Our ever so eloquent editor-at-large, Dara Block, delves into the stacks of her fashion archives and pulls out a beauty for us: the September 2006 issue of Vogue, with the cover devoted to the character of Marie Antoinette as created by Sofia Coppola and played by Kirsten Dunst. Dara takes a closer look at the incredible styling work of Grace Coddington as inspired by the beautiful fashion of the film. Thank you so much, Dara, for this chic peek at the influence of Sofia's Marie Antoinette.
Marie Antoinette: Vogue September 2006
By Dara Block
There is something quite special and unique about Sofia Coppola's 2006 film Marie Antoinette. From the location in Versailles, France, to the story, the cast, the set, and of course those extravagant costumes designed by Milena Canonero... she actually won the Academy Award for best costume design back in 2007 for her exquisite work on the film. Even if you don't quite understand Sofia Coppola's interpretation of Marie Antoinette, you have to admit that the design of the film makes it well worth watching. For Coppola, the queen's love of fashion is really what interested her... Sofia once stated, "You're considered superficial and silly if you're interested in fashion, but I think you can be substantial and still be interested in frivolity. The girl in Lost in Translation is just about to figure out a way of finding herself, but she hasn't yet. In this film, she makes the next step. I feel that Marie Antoinette is a very creative person." I couldn't agree more with Coppola on her feelings about the teen queen and apparently so did Vogue magazine back in September 2006 when they decided to celebrate the iconic style of Marie Antoinette by featuring Kirsten Dunst in her role from the film on its cover. I feel like this is one of Vogue's most influential and powerful issues and with that in mind I thought it would be appropriate to take a closer look inside the pages of this sumptuous issue and the impact Sofia Coppola's film has had and continues to have on fashion today!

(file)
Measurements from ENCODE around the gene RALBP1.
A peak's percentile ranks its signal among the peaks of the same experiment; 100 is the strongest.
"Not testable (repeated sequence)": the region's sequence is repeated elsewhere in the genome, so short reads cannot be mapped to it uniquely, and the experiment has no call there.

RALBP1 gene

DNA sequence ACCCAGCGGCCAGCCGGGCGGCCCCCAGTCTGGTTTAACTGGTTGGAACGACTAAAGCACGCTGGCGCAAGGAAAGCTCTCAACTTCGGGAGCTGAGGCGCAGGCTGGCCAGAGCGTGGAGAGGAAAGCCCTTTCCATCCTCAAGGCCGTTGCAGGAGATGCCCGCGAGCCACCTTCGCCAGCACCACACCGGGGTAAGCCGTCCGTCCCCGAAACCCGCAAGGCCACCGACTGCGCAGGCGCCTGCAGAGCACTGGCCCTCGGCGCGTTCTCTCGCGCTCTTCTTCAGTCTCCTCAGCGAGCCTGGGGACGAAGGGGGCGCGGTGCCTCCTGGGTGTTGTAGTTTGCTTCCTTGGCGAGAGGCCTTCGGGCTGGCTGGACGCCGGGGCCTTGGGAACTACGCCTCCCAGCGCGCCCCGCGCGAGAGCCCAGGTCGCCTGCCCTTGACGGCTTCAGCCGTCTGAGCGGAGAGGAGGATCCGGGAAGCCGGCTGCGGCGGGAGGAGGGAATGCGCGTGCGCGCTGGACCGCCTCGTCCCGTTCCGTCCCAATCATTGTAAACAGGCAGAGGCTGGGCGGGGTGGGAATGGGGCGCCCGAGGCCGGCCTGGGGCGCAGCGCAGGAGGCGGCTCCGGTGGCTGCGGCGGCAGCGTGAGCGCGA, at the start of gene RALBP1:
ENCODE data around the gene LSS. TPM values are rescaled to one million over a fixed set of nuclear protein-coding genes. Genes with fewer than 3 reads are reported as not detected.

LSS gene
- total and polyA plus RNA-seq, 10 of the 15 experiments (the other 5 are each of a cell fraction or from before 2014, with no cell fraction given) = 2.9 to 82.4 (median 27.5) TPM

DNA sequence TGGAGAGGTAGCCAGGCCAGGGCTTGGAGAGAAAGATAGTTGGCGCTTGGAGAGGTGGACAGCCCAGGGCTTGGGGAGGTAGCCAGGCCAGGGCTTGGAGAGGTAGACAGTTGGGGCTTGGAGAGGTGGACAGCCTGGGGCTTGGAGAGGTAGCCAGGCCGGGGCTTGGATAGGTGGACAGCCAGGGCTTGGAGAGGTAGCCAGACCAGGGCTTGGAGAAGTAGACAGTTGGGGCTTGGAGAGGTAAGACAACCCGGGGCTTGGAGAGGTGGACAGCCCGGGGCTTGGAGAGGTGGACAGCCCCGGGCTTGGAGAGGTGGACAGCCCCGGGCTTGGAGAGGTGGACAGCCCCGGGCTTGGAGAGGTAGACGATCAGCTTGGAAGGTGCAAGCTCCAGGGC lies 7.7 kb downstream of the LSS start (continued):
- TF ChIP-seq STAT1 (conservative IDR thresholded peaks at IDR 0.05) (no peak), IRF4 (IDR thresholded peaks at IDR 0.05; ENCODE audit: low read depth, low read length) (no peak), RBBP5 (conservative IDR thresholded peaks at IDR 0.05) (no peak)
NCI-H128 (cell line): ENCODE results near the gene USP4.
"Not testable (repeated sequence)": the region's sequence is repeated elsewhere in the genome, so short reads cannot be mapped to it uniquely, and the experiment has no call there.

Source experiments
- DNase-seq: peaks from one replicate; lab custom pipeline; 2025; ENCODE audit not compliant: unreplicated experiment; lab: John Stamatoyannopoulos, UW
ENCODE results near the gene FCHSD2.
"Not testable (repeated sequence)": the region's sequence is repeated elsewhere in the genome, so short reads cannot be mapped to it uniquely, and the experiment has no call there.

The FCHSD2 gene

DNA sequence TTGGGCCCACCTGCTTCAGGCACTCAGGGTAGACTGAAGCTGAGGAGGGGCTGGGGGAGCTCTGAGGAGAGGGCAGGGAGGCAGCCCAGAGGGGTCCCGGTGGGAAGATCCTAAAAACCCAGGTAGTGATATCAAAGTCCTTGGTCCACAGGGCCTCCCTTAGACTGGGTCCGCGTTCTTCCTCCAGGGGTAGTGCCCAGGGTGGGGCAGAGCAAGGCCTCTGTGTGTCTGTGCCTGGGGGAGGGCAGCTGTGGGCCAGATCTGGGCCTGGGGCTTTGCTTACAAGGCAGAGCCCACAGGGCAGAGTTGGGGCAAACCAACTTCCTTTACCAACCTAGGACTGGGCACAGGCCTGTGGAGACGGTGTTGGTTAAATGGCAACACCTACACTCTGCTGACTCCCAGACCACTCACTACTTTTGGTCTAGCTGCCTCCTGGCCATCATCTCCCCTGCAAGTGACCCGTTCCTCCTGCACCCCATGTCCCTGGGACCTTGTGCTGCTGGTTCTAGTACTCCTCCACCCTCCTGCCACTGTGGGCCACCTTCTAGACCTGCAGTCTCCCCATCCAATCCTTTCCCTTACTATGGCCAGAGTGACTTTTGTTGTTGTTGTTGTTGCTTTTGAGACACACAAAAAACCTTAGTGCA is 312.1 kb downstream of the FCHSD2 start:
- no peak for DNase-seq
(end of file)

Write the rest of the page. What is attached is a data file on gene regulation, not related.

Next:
First of all, let's just talk about the amazing cover photographed by Annie Leibovitz of Kirsten Dunst as Marie Antoinette. I think Leibovitz really captures her feminine essence with this image... that pink floral background blends so perfectly with her pink silk-corseted dress. Looking at this cover, I can't help but focus my attention on her hair, which happened to be Marie Antoinette's signature. I believe she was the first to start the pouf-hair trend. From what I have read, hairstylist Odile Gilbert went through 40 cans of Klorane dry shampoo to powder Kirsten Dunst's extensions to achieve that height and volume. Its not only her hair that stands out, but her rosy glow, as well... make-up artist Stephane Marais totally grasps that youthful shine of Marie Antoinette. Overall, its quite clear that this cover really is a visual feast for the eyes!
As you open the magazine, you will come across a striking editorial entitled Teen Queen styled by the one and only Grace Coddington. Vogue magazine did something different for this issue and asked a handful of designers to play with the theme of Versailles in all its opulence and grandeur to come up with some looks inspired by the style of Marie Antoinette. The results, all seen on Dunst, are quite sensational. The layout, of course, was shot in Versailles and this was the first time a magazine was allowed to photograph there in over 25 years... making it a truly special editorial.
The first look seen on Dunst is this corseted pink and dove taffeta and chiffon ball gown designed by the late Alexander McQueen. Dunst was photographed at the peristyle of the Grand Trianon at the Château de Versailles. I so love the way her McQueen dress contrasts with that checkered floor. McQueen actually used boned crinoline and air to give the dress its voluminous shape. This dress is truly fit for a queen... I don't know about you, but I would so love to try this on!